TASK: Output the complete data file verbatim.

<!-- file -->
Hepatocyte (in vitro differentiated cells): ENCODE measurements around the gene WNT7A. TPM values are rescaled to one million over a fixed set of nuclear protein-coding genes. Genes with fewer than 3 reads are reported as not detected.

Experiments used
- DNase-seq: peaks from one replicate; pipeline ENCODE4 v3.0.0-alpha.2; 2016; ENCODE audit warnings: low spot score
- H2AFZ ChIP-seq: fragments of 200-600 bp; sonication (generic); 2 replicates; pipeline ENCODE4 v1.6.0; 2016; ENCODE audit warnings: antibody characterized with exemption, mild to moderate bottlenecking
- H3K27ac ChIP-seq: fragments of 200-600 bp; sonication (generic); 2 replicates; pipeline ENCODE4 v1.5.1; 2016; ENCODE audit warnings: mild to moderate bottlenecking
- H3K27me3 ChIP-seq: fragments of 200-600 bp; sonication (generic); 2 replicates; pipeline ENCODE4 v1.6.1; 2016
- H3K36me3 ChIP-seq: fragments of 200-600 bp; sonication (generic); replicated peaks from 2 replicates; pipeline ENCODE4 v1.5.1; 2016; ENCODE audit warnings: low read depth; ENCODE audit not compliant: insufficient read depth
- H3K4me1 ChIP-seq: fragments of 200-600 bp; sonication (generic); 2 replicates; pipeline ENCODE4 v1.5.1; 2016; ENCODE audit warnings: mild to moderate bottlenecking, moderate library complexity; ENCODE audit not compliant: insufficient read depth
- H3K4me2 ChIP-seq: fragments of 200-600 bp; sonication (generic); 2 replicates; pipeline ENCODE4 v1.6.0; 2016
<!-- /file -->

Hepatocyte (in vitro differentiated cells): ENCODE measurements around the gene WNT7A. TPM values are rescaled to one million over a fixed set of nuclear protein-coding genes. Genes with fewer than 3 reads are reported as not detected.

Experiments used
- DNase-seq: peaks from one replicate; pipeline ENCODE4 v3.0.0-alpha.2; 2016; ENCODE audit warnings: low spot score
- H2AFZ ChIP-seq: fragments of 200-600 bp; sonication (generic); 2 replicates; pipeline ENCODE4 v1.6.0; 2016; ENCODE audit warnings: antibody characterized with exemption, mild to moderate bottlenecking
- H3K27ac ChIP-seq: fragments of 200-600 bp; sonication (generic); 2 replicates; pipeline ENCODE4 v1.5.1; 2016; ENCODE audit warnings: mild to moderate bottlenecking
- H3K27me3 ChIP-seq: fragments of 200-600 bp; sonication (generic); 2 replicates; pipeline ENCODE4 v1.6.1; 2016
- H3K36me3 ChIP-seq: fragments of 200-600 bp; sonication (generic); replicated peaks from 2 replicates; pipeline ENCODE4 v1.5.1; 2016; ENCODE audit warnings: low read depth; ENCODE audit not compliant: insufficient read depth
- H3K4me1 ChIP-seq: fragments of 200-600 bp; sonication (generic); 2 replicates; pipeline ENCODE4 v1.5.1; 2016; ENCODE audit warnings: mild to moderate bottlenecking, moderate library complexity; ENCODE audit not compliant: insufficient read depth
- H3K4me2 ChIP-seq: fragments of 200-600 bp; sonication (generic); 2 replicates; pipeline ENCODE4 v1.6.0; 2016